# Na(s) vs NaCl(s) Entropy

I would think the crystalline, ionic solid would have the lower entropy, however, the tablature indicates otherwise. Why does $\ce{NaCl(s)}$ have a greater entropy than $\ce{Na(s)}$?

If you don't mind me asking, why would you expect the $\ce{Na}$ to have a higher entropy than the $\ce{NaCl}$? The entropy of a state is defined as,$$S=k_b\ln W$$where $W$ is the number of possible microstates which can make up that macrostate.

In this case, we are interested in the number of possible ways that we can arrange $\ce{Na}$ into a lattice or the number of ways we can arrange $\ce{Na}$ and $\ce{Cl}$ ions into a lattice. The latter has many, many more microstates for a given macrostate, and hence a larger entropy.

The standard entropies can be found in this table.

It is worth noting that what I have written above is not exactly the same as the standard entropy $S^\circ$ which is defined as, $$S^\circ=\sum_{i=1}^N\int\frac{dq_i}{T}dT$$which just says that the standard entropy going from zero kelvin to 298 kelvin depends on the heat put into all $N$ atoms of a system. Thus, there is a dependence on the energy of any state the system passes through.

For the solids you're talking about, if the energetics of the systems were exactly identical, then the ratio of standard molar entropies would be the same as the ratio $\frac{\ln W_1}{\ln W_2}$. But, because sodium has much weaker bonds than sodium chloride, it has a higher entropy change per unit change in temperature than sodium chloride. This is because for weaker bonds, the atoms have greater mobility in space which increases entropy, and it is more likely for there to be lattice defects when the bonds are weak which also increases entropy.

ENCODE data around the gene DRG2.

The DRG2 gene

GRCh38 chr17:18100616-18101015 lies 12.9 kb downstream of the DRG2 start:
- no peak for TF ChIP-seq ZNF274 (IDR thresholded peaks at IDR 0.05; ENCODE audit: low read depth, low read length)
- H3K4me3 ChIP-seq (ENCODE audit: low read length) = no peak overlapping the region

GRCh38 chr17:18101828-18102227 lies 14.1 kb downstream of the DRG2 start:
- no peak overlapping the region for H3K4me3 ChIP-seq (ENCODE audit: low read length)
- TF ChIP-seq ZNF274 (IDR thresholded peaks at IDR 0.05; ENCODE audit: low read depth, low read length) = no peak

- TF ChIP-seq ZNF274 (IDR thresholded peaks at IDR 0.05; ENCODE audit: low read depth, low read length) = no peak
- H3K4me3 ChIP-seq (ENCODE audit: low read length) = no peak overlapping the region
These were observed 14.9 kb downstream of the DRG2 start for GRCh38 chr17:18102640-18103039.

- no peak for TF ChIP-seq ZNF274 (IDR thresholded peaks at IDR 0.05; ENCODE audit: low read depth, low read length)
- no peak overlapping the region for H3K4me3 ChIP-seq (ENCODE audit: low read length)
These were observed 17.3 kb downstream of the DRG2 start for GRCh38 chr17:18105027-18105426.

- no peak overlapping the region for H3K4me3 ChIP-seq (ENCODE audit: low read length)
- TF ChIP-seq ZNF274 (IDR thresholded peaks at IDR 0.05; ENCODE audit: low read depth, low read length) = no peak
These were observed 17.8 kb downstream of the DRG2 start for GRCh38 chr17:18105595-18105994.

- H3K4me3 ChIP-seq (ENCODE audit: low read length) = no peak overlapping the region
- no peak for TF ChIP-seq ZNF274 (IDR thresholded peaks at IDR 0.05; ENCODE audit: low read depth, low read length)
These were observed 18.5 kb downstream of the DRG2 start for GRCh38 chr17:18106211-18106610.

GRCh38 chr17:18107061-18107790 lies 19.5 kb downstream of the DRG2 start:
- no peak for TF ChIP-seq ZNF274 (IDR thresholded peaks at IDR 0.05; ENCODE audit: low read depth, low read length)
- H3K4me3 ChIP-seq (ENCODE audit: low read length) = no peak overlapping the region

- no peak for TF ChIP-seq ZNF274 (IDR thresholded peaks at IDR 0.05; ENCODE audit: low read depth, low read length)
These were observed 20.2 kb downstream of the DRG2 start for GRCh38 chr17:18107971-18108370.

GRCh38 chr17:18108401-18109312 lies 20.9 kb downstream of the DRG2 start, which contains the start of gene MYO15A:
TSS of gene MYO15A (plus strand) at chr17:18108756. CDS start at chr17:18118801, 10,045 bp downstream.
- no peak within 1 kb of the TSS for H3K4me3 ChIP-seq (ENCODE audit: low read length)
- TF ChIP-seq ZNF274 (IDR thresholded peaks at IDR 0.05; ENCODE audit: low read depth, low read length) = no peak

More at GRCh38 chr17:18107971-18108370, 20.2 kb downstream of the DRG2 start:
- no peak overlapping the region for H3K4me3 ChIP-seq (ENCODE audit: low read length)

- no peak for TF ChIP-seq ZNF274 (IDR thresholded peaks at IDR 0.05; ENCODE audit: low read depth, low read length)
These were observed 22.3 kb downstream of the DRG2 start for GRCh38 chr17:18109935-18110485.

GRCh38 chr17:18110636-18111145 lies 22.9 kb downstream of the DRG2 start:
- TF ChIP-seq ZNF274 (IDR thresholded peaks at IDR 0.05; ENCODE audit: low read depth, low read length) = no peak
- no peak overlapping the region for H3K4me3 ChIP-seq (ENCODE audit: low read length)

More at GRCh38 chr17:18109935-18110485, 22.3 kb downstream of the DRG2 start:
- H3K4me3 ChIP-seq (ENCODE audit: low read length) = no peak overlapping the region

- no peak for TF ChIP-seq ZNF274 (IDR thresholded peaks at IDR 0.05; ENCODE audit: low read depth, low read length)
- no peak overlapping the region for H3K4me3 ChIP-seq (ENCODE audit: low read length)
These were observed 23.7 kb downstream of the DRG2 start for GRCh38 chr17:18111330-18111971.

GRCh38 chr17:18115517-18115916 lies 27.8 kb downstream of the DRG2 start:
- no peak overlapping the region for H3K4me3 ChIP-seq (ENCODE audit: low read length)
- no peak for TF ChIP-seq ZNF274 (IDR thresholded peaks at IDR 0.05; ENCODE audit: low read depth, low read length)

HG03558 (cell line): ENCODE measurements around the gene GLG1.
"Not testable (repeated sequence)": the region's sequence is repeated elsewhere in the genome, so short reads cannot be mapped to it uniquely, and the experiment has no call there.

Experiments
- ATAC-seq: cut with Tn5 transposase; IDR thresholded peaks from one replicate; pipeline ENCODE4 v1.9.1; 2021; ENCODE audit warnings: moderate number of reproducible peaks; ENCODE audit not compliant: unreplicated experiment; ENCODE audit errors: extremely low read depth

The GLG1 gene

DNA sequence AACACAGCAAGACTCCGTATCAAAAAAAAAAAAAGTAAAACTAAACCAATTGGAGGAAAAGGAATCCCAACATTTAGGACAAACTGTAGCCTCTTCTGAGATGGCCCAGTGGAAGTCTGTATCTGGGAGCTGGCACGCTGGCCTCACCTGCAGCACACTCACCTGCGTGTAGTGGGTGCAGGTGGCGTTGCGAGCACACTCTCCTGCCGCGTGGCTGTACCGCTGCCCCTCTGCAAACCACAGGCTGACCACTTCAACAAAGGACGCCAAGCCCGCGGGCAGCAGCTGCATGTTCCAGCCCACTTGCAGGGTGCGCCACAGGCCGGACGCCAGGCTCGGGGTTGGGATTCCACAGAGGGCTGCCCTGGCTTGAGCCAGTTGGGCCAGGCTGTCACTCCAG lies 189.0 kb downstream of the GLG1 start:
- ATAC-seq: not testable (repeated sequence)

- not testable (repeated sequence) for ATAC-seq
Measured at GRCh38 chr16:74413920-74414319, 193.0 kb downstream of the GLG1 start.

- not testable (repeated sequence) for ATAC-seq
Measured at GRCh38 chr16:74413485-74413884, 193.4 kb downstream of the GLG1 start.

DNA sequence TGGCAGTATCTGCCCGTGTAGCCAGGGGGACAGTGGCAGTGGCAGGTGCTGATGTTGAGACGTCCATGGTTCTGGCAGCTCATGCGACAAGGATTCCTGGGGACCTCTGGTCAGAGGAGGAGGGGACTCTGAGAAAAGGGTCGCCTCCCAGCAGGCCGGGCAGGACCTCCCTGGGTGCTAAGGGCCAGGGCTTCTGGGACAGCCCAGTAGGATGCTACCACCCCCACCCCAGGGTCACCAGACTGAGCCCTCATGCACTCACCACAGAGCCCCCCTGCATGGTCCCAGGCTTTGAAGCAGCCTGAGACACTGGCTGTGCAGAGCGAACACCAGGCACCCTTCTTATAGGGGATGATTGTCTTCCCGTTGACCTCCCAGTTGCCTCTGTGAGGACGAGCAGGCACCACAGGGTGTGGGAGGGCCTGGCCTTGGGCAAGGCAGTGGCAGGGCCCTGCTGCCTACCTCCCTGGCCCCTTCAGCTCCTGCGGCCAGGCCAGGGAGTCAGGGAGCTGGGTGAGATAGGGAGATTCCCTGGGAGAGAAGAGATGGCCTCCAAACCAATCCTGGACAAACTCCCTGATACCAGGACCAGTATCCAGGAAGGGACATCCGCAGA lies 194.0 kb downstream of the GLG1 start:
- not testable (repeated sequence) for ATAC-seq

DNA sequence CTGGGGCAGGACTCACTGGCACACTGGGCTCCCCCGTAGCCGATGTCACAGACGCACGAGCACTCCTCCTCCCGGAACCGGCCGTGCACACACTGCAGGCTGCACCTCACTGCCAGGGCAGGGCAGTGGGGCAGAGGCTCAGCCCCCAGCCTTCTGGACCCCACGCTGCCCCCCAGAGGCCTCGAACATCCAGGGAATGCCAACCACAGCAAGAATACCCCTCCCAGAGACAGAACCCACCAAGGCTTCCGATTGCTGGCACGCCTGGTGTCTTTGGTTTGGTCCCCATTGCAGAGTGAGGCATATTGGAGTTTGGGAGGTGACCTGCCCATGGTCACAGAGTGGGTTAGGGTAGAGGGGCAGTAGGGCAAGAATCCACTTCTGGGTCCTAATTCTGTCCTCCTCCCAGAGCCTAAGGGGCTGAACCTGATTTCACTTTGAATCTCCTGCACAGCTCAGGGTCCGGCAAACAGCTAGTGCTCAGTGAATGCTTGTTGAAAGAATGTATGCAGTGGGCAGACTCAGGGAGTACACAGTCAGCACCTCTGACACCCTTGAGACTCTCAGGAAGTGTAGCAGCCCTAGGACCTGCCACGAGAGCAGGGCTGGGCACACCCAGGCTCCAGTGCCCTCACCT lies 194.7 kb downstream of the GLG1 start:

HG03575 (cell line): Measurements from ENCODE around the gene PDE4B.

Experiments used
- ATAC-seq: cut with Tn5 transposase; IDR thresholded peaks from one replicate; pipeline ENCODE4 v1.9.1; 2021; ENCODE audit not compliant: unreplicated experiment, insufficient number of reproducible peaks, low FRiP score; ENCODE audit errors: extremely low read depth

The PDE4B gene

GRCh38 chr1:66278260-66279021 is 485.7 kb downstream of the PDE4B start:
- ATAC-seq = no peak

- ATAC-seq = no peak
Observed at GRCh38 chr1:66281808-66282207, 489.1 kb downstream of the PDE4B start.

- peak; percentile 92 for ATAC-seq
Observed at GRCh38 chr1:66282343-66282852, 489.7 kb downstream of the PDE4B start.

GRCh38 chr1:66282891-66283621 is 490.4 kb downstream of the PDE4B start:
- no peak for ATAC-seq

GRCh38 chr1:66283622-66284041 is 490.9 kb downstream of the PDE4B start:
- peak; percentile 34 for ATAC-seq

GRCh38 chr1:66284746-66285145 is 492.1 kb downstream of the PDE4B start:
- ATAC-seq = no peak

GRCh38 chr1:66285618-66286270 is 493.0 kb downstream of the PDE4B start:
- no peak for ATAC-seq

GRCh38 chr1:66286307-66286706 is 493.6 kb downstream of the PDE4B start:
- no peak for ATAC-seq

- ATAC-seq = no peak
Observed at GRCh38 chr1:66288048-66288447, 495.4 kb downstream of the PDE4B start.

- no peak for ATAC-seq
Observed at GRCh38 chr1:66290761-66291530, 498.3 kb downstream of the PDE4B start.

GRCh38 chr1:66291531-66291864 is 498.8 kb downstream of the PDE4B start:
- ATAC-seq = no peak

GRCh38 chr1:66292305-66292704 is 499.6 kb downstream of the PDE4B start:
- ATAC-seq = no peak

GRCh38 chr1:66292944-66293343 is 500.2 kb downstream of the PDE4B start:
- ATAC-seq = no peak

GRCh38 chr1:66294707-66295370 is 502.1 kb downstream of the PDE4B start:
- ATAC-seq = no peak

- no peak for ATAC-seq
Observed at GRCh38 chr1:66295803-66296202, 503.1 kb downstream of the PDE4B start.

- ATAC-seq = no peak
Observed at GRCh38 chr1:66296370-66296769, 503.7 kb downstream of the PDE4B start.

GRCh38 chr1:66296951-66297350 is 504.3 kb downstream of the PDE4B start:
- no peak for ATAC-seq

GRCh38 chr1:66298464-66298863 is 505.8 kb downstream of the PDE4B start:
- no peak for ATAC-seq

I like jheindel's answer, but I think it's worth having a more conceptual (admittedly a bit hand-wavy) answer for the more math-averse.

Intuitively, I would expect NaCl to have more entropy than Na because it is composed of more unique components. As shown in jheindel's answer, entropy deals with the number of unique ways a system can be arranged, so it makes sense that having more unique pieces would lead to more arrangements.

To look at a very simplified model, consider arrangements of colored particles between two boxes. Let's say we are arranging two blue particles. In this case, there are 3 arrangements: both in one box, both in the other box, or one in each box. Now, what if we instead arrange a red particle and a blue particle. In this case, there are 4 arrangements shown below: both in one box, both in the other, blue/red, and red/blue. By analogy, Na has lower entropy than NaCl because, if you compare the same amount by moles of each, NaCl has additional arrangements due to incorporating Cl. This is a simplification because it doesn't account for things like crystal structure, but just going off intuition rather than actual calculated/measured values, this is probably the best explanation.

So just as general guideline, entropy increases with the number of particles, the number of unique particles, and the amount of space they can occupy.